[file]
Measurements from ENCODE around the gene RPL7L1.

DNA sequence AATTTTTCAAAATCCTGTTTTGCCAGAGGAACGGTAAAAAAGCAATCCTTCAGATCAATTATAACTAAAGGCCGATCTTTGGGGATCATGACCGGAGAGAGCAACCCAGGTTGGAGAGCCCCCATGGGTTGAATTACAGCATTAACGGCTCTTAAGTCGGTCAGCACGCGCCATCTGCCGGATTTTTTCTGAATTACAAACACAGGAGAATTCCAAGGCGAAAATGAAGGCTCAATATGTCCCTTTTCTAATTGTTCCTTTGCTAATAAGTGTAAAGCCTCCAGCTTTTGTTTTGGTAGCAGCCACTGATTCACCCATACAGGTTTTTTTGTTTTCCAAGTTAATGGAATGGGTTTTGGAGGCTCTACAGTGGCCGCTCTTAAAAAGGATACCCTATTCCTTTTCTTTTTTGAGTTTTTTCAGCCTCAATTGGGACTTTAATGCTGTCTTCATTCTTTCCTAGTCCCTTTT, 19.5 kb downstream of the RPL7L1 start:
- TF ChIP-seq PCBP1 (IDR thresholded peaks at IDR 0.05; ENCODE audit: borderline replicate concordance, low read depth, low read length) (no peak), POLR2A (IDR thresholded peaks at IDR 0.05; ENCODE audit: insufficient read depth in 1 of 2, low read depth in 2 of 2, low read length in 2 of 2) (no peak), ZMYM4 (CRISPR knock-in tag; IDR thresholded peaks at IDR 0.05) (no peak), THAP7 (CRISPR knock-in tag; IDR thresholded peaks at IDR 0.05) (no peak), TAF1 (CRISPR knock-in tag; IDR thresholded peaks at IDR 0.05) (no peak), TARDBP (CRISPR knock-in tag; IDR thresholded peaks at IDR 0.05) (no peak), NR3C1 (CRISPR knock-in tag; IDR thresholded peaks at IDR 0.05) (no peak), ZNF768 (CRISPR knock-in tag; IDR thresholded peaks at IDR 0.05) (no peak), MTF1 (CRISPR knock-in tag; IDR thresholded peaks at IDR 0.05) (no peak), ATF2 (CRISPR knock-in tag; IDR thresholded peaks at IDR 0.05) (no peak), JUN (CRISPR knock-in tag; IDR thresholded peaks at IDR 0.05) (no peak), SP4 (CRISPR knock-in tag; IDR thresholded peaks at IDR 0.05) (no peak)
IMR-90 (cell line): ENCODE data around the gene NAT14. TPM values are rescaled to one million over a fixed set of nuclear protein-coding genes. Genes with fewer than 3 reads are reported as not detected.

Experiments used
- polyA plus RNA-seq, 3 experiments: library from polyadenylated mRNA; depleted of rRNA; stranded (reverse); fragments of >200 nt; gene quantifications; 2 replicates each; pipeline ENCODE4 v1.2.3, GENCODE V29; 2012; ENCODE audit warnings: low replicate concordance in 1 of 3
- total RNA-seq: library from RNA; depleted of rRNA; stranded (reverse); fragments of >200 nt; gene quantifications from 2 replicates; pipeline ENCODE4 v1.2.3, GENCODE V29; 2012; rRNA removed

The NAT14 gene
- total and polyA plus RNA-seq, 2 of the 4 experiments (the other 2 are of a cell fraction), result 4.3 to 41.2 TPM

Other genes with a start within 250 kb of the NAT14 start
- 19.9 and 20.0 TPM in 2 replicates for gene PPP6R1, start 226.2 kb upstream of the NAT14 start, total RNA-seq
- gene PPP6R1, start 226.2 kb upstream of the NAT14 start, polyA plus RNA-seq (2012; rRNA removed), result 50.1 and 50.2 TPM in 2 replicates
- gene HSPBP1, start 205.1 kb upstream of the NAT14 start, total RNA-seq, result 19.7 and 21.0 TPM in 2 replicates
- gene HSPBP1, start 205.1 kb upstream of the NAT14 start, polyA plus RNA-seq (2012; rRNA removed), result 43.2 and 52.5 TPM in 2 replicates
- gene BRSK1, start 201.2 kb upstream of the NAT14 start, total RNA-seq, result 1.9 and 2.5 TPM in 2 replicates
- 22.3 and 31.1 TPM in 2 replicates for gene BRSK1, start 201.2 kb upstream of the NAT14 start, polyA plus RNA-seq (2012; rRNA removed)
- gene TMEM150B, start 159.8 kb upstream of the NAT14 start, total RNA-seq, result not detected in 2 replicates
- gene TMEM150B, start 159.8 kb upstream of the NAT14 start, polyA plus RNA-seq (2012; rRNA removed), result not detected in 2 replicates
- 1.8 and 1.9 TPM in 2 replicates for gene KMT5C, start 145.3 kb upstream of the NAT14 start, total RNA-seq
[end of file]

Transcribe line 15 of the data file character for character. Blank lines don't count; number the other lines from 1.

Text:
- gene BRSK1, start 201.2 kb upstream of the NAT14 start, total RNA-seq, result 1.9 and 2.5 TPM in 2 replicates